Hot Take: Pokémon Legends Arceus is set to be the most important Pokémon game yet
Nintendo's looking to reinvent the mainline Pokémon RPG formula, and boy is it about time.
Right off the bat, let's set the record straight. I'm a fairly big Pokémon fan, but I wouldn't consider myself a hardcore one in any sense. I've played all of the mainline RPGs, and even a collection of the spinoff games, but I really couldn't care less about the anime or any of the wider Pokémon universe. Regardless, when it comes to the games, I have a wealth of experience to pull from, an experience that like a lot of people, I have been accumulating ever since I was very young, and because of that I have a variety of opinions on where Game Freak has been taking the franchise over its history. Some positive. Some not so much.
But, why am I bringing all of this up? Well last week marked the launch of the latest mainline Pokémon RPG: Brilliant Diamond/Shining Pearl, and following a week of mucking about, catching a variety of pocket monsters and filling up the Pokédex, I've been left with the same bittersweet taste that I've been experiencing ever since Black and White debuted in 2010, which is that none of the games have quite offered a better RPG than what HeartGold/SoulSilver brought to the table in 2009.
I truly believe that the dual-region serving at the tail end of Generation IV was the best RPG that The Pokémon Company has ever delivered. It featured the best of the Johto region, and then complimented it with an endgame serving that tasked you with tackling the Kanto region. This part was almost like a brand-new adventure, except you got to bring your powerful team along for the ride for a doubly-difficult challenge where trainers and gym leaders offered vastly higher-level Pokémon to have to battle with. This sprawling adventure reimagined Pokémon Gold, Silver and Crystal, and offered a truly memorable take on the RPGs that at this point in time had become immeasurably iconic in the games industry.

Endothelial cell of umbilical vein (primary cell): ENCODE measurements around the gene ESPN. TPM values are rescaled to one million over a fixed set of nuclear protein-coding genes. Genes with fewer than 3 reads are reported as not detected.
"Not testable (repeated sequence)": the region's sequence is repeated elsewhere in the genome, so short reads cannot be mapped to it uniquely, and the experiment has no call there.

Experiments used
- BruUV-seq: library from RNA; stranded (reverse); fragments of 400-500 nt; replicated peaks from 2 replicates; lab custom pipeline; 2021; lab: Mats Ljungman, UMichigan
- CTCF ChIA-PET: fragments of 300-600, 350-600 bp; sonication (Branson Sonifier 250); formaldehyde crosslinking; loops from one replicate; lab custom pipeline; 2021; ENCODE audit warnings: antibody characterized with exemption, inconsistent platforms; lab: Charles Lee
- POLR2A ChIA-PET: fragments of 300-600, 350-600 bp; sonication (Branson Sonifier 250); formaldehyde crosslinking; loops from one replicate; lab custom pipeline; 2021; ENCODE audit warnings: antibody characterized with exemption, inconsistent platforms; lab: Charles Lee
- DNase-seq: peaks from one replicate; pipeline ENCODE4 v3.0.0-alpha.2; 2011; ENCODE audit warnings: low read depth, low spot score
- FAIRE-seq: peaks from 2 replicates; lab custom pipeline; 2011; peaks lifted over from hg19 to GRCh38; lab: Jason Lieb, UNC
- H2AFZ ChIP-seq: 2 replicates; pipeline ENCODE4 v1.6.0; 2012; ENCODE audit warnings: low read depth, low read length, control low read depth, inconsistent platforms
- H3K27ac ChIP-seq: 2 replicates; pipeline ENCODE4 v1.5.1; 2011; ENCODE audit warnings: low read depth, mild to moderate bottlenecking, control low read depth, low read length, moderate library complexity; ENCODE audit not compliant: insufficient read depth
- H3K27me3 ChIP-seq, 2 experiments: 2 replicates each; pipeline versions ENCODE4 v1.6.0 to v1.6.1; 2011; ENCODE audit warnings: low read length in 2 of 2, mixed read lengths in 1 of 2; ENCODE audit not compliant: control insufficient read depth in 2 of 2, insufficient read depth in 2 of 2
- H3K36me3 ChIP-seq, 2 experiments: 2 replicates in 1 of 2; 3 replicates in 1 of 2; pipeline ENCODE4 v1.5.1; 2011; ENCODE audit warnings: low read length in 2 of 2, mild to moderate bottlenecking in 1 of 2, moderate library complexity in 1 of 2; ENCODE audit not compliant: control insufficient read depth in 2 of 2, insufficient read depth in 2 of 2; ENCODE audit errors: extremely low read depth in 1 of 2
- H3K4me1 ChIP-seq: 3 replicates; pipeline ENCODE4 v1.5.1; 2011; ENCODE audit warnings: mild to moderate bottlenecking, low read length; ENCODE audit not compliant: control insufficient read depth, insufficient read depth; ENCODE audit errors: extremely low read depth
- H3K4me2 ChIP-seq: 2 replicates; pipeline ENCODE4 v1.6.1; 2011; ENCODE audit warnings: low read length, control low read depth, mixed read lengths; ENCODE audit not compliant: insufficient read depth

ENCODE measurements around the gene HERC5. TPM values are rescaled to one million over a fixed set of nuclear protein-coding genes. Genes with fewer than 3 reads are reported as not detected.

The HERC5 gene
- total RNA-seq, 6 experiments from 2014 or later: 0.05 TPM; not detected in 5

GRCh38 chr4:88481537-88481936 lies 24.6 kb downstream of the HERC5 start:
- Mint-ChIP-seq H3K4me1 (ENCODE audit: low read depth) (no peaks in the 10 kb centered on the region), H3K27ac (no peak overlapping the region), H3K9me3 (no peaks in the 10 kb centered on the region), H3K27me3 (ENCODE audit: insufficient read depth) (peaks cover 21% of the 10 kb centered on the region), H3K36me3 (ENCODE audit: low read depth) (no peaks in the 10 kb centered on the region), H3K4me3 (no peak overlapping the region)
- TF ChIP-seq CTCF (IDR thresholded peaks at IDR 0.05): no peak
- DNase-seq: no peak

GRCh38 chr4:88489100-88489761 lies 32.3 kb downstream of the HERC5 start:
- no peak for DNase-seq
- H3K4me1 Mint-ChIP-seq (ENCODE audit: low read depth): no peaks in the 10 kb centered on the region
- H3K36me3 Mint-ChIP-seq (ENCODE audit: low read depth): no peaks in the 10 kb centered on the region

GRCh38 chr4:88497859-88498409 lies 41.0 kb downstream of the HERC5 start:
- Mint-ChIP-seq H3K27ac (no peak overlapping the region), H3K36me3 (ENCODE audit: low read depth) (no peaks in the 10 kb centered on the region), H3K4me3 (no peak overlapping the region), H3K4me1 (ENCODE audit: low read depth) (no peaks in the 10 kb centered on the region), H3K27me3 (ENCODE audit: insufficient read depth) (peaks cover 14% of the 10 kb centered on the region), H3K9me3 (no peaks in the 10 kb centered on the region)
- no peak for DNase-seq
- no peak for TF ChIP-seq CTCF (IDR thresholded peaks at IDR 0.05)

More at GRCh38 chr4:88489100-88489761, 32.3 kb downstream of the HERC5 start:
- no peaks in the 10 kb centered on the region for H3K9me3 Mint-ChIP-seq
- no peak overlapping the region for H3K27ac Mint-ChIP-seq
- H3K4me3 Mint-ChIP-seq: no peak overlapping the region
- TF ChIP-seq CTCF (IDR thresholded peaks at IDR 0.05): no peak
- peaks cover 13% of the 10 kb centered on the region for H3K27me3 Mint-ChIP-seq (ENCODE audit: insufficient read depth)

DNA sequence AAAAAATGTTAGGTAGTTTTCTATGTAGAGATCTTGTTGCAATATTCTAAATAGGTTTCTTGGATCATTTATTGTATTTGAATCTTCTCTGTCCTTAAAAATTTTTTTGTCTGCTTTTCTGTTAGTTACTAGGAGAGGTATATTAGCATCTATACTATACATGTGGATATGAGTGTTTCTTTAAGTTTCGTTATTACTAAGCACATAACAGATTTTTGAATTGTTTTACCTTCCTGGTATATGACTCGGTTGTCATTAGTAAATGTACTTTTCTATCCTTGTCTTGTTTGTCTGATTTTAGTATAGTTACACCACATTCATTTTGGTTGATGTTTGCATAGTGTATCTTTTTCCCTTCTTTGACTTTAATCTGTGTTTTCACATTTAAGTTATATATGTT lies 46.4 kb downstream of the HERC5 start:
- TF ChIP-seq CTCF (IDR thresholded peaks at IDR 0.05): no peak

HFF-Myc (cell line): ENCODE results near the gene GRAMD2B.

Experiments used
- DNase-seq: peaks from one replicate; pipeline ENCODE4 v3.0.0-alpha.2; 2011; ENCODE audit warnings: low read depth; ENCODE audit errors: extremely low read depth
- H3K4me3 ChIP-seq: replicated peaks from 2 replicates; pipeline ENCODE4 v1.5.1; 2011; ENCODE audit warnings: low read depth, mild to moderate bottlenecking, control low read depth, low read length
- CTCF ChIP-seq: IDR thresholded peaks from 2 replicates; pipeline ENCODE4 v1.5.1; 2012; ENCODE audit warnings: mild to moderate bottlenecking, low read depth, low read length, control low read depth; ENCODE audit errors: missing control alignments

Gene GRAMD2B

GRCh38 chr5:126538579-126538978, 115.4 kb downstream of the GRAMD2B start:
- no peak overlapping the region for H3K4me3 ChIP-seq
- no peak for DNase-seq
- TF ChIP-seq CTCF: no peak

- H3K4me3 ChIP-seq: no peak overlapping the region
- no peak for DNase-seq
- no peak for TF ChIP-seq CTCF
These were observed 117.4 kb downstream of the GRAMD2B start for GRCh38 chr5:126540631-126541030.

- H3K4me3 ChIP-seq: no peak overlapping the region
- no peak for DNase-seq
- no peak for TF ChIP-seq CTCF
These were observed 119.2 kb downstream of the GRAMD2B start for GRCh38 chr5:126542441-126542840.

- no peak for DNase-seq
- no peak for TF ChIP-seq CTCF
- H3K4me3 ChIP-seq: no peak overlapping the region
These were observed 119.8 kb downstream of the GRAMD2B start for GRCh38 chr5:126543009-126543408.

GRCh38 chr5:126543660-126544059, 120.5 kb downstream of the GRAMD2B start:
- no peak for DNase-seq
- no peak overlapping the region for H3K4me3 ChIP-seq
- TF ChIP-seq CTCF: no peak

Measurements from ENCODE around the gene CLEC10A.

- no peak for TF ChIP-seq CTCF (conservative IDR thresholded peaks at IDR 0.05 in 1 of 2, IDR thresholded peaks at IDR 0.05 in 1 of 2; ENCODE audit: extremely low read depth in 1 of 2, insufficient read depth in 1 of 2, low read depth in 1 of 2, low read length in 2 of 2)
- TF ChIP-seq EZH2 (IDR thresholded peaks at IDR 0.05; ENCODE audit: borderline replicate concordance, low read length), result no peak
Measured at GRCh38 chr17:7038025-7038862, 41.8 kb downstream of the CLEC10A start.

When looking back now, HeartGold/SoulSilver does lack in the more modern improvements that are perhaps not celebrated enough these days. The Wild Area in Sword/Shield offered a new way to catch Pokémon with more freedom than before, and the addition of Mega Evolution in X and Y made battling even more exciting, despite the fact that it's since fallen by the wayside. So, to be clear HeartGold/SoulSilver wasn't perfect in any sense, but when we look at the ways that Pokémon RPGs have changed over the past decade for example, it's hard to not see the late Gen4 games as the peak of what Game Freak has offered.
As of late, Pokémon games have been getting easier and easier. Not so much in the manner of the battling or the strategy involved (if you think this is so, it's probably down to your knowledge of the games being far vaster), but in the ways that you explore and tackle the RPG systems at its core.